3. You could implement the above 2 points by simply choosing /players/5/teams or /teams/3/players (but not both). Let's assume the former. At some point, however, you will want to reserve /players/5/teams/ for a list of current memberships, and yet be able to refer to past memberships somewhere. Make /players/5/memberships/ a list of hyperlinks to /memberships/{id}/ resources, and then you can add /players/5/past_memberships/ when you like, without having to break everyone's bookmarks for the individual membership resources. This is a general concept; I'm sure you can imagine other similar futures which are more applicable to your specific case.
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Brilliant, thanks for this answer! –  Tomasz Zielinski Sep 15 '13 at 16:21
    
Point 1 & 2 are perfectly explained, thanks, if anybody has more meat for the point 3 in real life experience, that would help me. –  Alain Nov 25 '13 at 21:27

I would map such relationship with sub-resources, general design/traversal would then be:

# team resource
/teams/{teamId}

# players resource
/players/{playerId}

# teams/players subresource
/teams/{teamId}/players/{playerId}

In Restful-terms it helps a lot in not thinking of SQL and joins but more into collections, sub-collections and traversal.

Some examples:

# getting player 3 who is on team 1
# or simply checking whether player 3 is on that team (200 vs. 404)
GET /teams/1/players/3

# getting player 3 who is also on team 3
GET /teams/3/players/3

# adding player 3 also to team 2
PUT /teams/2/players/3

# getting all teams of player 3
GET /players/3/teams

# withdraw player 3 from team 1 (appeared drunk before match)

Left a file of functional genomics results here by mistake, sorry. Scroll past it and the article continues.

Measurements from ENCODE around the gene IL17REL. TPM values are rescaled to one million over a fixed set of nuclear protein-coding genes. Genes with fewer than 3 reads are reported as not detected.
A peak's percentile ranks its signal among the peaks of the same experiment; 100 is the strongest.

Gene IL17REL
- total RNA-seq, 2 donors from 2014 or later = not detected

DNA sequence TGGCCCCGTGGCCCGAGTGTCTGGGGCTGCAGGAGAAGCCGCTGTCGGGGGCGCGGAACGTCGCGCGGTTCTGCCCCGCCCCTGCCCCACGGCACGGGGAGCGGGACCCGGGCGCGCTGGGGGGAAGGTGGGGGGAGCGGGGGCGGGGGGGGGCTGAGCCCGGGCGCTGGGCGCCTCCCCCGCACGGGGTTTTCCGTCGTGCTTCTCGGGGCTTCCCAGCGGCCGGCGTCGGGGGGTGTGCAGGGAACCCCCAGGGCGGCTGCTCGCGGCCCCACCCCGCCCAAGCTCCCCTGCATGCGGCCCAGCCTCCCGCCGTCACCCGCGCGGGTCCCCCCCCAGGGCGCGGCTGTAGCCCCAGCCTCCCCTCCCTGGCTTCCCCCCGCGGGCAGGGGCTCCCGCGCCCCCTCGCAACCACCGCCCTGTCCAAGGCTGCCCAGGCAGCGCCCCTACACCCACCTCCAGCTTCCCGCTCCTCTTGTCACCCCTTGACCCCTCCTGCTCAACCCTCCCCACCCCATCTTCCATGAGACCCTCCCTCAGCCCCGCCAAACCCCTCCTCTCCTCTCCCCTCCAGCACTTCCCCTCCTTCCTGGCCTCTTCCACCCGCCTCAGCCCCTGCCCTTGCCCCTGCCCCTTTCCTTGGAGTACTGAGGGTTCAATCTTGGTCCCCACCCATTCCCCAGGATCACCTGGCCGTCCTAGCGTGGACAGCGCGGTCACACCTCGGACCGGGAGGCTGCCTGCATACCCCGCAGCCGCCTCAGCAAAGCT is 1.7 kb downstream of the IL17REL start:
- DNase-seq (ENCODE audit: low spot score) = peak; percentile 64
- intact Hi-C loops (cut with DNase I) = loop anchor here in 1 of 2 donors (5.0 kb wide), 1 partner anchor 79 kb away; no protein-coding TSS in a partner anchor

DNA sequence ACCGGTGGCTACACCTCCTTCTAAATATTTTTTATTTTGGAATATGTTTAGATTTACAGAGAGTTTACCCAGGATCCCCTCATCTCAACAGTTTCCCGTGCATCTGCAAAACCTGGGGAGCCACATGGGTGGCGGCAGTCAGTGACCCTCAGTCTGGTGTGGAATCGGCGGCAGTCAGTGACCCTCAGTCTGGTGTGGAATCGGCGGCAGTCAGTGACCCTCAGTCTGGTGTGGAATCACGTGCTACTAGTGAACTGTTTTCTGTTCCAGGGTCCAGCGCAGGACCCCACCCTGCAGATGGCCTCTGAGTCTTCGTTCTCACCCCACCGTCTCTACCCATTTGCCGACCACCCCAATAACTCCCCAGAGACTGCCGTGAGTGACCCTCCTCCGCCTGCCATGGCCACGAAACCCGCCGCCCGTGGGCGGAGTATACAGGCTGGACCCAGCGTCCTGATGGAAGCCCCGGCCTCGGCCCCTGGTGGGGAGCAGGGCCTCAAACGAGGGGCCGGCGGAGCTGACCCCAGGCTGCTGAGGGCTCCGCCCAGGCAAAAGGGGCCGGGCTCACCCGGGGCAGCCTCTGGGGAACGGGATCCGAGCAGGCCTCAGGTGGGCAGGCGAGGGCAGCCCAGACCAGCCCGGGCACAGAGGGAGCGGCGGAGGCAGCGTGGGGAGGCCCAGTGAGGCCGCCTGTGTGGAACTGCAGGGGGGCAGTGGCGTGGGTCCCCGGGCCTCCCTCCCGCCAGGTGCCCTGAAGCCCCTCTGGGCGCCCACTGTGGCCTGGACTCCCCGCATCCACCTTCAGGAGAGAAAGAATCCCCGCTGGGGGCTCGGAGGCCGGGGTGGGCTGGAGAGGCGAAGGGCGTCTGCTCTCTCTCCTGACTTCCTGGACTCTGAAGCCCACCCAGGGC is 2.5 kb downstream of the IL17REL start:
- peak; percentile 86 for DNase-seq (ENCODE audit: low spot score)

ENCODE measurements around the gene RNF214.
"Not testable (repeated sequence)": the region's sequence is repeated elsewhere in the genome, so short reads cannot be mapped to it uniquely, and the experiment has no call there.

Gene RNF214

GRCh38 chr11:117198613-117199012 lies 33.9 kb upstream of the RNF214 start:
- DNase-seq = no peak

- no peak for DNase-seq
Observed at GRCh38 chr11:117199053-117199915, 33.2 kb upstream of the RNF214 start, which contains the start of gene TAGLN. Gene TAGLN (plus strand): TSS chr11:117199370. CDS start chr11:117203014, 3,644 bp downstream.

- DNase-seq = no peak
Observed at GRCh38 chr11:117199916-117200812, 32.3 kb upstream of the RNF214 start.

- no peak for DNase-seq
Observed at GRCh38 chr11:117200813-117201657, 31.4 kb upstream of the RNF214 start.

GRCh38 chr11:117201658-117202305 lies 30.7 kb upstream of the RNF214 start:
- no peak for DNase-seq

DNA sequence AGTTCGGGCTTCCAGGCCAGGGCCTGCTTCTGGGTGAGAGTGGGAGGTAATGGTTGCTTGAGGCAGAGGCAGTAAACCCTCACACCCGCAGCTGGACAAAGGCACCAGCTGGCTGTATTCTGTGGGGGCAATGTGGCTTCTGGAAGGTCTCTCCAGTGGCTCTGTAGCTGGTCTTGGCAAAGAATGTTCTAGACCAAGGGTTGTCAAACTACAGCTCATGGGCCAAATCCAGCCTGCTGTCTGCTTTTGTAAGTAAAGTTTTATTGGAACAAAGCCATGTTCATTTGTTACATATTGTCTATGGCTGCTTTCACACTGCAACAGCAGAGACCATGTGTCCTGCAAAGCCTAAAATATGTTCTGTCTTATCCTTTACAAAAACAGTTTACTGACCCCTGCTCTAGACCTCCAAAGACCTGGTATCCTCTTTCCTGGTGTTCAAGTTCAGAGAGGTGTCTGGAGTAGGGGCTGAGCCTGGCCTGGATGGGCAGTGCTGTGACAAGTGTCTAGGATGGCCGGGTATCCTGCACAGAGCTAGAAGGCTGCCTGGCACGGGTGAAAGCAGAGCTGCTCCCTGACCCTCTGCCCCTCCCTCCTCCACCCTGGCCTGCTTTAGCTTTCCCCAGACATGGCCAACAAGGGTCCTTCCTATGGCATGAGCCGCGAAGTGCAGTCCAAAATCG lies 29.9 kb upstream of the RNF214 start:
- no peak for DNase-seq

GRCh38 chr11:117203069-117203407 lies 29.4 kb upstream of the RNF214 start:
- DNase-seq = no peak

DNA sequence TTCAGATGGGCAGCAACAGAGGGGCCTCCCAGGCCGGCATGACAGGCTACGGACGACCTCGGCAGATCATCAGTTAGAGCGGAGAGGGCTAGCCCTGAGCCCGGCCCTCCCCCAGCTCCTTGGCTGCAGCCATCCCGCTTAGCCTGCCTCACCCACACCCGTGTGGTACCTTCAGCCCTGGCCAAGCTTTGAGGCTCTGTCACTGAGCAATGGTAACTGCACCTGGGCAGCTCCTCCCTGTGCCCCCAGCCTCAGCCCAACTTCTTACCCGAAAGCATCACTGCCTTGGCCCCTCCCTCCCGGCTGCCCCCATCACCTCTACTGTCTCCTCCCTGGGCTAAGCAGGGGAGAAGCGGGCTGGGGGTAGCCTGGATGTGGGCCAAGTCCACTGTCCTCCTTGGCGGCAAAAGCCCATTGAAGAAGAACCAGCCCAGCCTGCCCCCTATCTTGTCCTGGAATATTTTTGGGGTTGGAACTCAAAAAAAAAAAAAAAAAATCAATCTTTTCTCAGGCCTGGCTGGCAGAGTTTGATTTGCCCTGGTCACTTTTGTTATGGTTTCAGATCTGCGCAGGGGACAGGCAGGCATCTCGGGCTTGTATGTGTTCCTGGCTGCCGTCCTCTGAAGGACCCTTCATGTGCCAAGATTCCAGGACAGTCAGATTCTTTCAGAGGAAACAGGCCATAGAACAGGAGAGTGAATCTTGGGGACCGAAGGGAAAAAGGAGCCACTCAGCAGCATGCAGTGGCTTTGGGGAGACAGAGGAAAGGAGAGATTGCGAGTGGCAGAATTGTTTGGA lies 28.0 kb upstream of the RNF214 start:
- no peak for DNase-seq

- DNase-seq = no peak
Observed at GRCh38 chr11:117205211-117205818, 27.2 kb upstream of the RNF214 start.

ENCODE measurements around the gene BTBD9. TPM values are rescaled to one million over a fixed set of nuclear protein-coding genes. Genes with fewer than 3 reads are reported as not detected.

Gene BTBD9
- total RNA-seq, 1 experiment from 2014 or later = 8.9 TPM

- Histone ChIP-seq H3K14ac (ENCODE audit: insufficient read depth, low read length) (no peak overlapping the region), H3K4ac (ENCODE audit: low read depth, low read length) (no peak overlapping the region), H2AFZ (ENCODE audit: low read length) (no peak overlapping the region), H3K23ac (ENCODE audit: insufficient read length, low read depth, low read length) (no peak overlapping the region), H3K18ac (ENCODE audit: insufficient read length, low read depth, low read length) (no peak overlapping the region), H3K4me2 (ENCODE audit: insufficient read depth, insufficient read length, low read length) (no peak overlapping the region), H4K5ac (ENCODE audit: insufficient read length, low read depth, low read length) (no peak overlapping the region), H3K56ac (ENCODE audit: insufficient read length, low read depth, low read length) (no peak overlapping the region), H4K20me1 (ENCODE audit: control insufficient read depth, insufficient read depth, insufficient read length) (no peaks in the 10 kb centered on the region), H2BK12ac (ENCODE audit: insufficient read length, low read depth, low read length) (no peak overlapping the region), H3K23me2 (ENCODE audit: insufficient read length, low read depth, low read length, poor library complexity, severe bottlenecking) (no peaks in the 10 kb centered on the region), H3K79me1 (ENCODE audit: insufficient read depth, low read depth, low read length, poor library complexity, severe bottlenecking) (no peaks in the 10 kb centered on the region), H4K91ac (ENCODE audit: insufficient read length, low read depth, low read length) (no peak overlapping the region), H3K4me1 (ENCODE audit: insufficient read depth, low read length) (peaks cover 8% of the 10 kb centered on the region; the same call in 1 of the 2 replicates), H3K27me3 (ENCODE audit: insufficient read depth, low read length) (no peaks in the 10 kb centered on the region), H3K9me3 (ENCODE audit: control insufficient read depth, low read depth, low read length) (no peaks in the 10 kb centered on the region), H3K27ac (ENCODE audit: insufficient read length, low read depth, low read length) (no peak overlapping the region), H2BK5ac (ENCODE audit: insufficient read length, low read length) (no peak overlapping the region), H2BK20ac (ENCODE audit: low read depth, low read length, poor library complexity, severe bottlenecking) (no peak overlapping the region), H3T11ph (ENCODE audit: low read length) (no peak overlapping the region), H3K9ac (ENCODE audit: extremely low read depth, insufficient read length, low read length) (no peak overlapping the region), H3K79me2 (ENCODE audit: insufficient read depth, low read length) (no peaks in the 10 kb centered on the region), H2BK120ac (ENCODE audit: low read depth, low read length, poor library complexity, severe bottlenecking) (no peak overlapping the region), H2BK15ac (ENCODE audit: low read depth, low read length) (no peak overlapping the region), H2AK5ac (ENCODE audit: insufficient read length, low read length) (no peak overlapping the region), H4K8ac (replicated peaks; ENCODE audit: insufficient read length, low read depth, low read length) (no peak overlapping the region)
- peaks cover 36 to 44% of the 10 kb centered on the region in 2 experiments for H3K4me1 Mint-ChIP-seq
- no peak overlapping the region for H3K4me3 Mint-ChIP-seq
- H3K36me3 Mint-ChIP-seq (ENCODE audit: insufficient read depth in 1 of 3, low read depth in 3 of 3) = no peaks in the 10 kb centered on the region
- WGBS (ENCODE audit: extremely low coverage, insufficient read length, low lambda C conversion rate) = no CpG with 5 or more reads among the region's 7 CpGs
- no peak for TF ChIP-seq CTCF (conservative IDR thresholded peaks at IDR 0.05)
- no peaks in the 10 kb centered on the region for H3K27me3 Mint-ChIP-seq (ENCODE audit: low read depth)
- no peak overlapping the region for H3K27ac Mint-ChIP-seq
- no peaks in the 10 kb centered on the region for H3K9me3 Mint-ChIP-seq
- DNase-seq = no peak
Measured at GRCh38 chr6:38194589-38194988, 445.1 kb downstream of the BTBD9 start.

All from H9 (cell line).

DELETE /teams/1/players/3

# team 1 found a replacement, who is not registered in league yet
POST /players
# from payload you get back the id, now place it officially to team 1
PUT /teams/1/players/44

As you see I don't use POST for placing players to teams but PUT, which handles your n:n relationship of players and teams better.

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5  
What if team_player is having additional information like status etc? where do we represent it in your model? can we promote it to a resource, and provide URLs for it, just like game/, player/ –  Narendra Kamma Feb 4 '13 at 5:33
    
Hey, quick question just to make sure i'm getting this right: GET /teams/1/players/3 returns an empty response body. The only meaningful response from this is 200 vs 404. The player entity's information (name, age, etc) is NOT returned by GET /teams/1/players/3. If the client wants to get additional information on the player, he must GET /players/3. Is this all correct? –  Verdagon May 15 '13 at 22:12
    
Manual, Any reason you don't use /players and /player where you need to get all or get one result(s)? –  jjwdesign Jun 9 '13 at 4:42
    
@Verdagon: Yes, if /teams/1/players/3 returns 404 (players doesn't belong to team or has quit), it might return 200 for /players/3. –  manuel aldana Jun 12 '13 at 13:17
  1. /players (is a master resource)
  2. /teams/{id}/players (is a relationship resource, so it react diferent that 1)
  3. /memberships (is a relationship but semantically complicated)
  4. /players/memberships (is a relationship but semantically complicated)

I prefer 2

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Perhaps I just don't understand the answer, but this post does not seem to answer the question. –  BradleyDotNET Jun 21 at 5:39
    
This does not provide an answer to the question. To critique or request clarification from an author, leave a comment below their post - you can always comment on your own posts, and once you have sufficient reputation you will be able to comment on any post. –  Illegal Argument Jun 21 at 5:42
2  
@IllegalArgument It is an answer and wouldn't make sense as a comment. However, it's not the greatest answer. –  Qix Jun 21 at 6:08